Mixed messaging

As policy shifts, the role of leaders in public health messaging is coming into focus.
Outspoken ruling-party member of parliament Josephat Gwajima, who is the health ministerʼs brother-in-law, has dominated headlines. He opposes the COVID vaccine, a stance that saw him recently locked out of parliament.

The health minister, who was kept on by Hassan, has recalibrated her earlier stance. She now supports vaccination. In August she tried to explain her U-turn. Tanzanians had few options when the first case of COVID-19 was reported in the country, she said, which was why she supported traditional remedies at the time.

Magufuli had also not opposed vaccinations, Gwajima said, but had wanted the countryʼs health experts to verify them first. Only 0.5% of the nearly 60 million Tanzanians are vaccinated against COVID-19. Some fear the changes in messaging have fuelled vaccine hesitancy and that vaccine scepticism is already too deeply entrenched in the country.

“Many politicians denied the virus was there. They promoted local herbs and [told us] to pray the virus away,” Dr Deus Kitapondya, a medical specialist based in Dar es Salaam, told Quartz, an international business-focused publication.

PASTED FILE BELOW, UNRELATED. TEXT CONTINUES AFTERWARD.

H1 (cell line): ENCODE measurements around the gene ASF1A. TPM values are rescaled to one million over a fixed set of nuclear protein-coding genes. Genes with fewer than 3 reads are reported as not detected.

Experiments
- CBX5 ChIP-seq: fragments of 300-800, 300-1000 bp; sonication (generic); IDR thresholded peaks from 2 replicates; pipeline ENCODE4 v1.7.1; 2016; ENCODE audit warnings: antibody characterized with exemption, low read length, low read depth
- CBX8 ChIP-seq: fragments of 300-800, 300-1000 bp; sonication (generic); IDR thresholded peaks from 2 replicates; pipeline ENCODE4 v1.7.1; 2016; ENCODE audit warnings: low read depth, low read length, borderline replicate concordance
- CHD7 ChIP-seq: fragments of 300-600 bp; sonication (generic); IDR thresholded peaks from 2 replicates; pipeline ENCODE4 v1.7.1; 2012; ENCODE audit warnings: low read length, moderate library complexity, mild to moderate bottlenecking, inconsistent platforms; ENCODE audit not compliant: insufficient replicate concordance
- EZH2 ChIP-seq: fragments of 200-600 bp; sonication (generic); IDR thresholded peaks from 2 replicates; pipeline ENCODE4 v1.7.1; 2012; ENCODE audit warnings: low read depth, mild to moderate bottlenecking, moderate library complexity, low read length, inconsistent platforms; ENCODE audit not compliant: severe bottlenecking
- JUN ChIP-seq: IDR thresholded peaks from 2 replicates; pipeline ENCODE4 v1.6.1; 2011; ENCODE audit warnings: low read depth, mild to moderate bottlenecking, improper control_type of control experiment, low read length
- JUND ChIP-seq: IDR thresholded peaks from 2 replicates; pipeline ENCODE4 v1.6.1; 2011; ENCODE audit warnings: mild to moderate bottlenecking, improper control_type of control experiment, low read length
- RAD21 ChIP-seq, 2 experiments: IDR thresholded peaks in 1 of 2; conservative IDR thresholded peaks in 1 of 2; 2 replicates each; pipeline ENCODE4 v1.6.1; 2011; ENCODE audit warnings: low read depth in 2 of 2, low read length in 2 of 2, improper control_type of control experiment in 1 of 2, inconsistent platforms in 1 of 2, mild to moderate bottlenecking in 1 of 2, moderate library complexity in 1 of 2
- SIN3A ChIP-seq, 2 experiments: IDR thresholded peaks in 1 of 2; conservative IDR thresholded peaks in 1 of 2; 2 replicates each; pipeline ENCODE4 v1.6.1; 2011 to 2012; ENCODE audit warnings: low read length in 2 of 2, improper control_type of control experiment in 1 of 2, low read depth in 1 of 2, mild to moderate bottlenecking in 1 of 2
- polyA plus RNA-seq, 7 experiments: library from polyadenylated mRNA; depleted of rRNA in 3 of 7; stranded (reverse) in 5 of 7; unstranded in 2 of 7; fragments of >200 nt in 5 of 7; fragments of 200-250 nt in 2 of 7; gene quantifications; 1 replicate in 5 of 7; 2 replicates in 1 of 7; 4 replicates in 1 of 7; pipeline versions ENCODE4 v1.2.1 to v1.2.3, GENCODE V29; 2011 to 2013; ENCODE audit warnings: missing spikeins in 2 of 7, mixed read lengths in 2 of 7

“These are now the exact same politicians saying coronavirus is here and that people must vaccinate. The messaging has been confusing.”

Traditional remedies should also be backed up by evidence

Africa Check asked Dr Patrick Oyaro, a public health specialist and the chief executive of research non-profit Health Innovations Kenya, what role leaders could play in sharing accurate information.

As many people may not have enough resources and are consequently more likely to take leadersʼ words at face value, leaders had a responsibility to use their authority and influence responsibly, he said.